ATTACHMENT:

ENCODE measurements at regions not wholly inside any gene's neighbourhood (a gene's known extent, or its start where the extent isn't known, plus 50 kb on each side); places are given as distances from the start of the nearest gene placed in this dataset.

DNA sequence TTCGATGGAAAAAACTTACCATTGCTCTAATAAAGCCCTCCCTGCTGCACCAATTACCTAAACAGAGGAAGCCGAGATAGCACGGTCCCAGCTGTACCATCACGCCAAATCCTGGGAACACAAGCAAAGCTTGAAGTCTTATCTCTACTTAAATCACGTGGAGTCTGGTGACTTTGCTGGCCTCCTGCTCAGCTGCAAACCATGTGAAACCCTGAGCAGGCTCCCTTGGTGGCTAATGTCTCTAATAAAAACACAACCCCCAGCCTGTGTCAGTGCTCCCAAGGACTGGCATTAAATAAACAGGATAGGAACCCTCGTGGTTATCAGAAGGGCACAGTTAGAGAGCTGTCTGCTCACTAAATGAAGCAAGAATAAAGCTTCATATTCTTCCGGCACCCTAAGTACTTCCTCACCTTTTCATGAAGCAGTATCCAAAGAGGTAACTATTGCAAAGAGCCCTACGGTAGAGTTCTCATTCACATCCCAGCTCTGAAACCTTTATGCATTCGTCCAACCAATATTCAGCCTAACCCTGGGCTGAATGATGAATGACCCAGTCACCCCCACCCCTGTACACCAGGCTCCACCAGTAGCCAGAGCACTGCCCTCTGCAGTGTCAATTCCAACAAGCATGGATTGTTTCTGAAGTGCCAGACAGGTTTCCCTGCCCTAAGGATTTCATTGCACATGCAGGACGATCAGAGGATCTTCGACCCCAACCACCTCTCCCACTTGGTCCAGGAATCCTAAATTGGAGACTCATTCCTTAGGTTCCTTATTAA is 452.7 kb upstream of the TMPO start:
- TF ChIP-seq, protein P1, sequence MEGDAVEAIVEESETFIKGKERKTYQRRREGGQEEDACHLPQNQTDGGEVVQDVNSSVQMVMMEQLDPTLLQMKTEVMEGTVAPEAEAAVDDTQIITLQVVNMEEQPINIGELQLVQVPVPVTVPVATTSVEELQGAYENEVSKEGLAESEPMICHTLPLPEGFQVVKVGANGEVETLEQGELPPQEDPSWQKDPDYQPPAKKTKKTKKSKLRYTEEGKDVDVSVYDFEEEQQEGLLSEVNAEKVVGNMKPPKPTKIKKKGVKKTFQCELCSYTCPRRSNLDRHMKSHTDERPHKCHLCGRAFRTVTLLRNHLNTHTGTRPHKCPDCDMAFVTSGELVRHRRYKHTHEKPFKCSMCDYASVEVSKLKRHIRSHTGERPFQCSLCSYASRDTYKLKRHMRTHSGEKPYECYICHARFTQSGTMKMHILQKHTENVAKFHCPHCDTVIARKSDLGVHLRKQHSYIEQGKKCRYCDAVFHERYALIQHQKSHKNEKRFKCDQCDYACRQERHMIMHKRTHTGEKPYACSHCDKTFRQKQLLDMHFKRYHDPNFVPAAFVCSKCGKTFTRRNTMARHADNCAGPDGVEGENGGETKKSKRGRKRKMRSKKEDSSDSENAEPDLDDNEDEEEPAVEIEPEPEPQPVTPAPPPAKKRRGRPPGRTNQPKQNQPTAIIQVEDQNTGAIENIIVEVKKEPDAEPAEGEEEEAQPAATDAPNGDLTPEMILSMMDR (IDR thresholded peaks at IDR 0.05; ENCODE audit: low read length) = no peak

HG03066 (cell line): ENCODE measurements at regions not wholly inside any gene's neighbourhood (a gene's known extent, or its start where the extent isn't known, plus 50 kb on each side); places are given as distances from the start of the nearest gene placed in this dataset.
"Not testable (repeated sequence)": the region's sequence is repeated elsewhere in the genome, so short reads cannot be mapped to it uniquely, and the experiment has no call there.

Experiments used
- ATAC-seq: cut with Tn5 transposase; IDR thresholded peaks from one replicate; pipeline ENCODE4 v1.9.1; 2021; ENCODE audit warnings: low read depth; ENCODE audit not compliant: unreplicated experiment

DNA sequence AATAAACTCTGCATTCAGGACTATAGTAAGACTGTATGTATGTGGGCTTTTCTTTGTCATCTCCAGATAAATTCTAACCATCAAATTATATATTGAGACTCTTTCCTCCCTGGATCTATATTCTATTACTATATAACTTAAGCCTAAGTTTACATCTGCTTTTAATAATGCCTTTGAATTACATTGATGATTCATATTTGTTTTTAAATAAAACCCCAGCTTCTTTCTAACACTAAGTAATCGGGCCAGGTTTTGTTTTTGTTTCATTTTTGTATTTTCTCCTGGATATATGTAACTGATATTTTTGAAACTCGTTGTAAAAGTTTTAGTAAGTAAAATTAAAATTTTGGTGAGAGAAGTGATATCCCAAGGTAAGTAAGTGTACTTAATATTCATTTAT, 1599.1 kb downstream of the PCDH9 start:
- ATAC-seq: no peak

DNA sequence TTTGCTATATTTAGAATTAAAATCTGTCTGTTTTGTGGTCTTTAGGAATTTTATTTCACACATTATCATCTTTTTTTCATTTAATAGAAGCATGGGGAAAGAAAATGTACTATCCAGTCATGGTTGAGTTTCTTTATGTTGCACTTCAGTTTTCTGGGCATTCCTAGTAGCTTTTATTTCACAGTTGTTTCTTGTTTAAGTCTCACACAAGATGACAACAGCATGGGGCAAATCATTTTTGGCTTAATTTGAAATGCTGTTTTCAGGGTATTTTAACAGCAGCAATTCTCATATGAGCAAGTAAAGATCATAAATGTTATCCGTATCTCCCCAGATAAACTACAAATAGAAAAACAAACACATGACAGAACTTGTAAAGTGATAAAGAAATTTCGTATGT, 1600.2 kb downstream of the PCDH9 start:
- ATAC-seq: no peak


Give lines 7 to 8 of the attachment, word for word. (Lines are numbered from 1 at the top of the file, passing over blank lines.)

- ATAC-seq: cut with Tn5 transposase; IDR thresholded peaks from one replicate; pipeline ENCODE4 v1.9.1; 2021; ENCODE audit warnings: low read depth; ENCODE audit not compliant: unreplicated experiment

DNA sequence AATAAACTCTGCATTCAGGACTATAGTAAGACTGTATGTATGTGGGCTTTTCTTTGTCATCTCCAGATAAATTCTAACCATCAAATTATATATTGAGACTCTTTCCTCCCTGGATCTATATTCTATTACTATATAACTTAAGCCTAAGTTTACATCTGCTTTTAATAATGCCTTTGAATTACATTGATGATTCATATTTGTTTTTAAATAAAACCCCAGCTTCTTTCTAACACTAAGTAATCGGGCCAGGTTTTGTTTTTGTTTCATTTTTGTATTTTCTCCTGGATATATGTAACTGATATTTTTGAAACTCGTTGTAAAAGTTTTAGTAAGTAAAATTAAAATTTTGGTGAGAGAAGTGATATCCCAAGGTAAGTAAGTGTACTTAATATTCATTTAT, 1599.1 kb downstream of the PCDH9 start: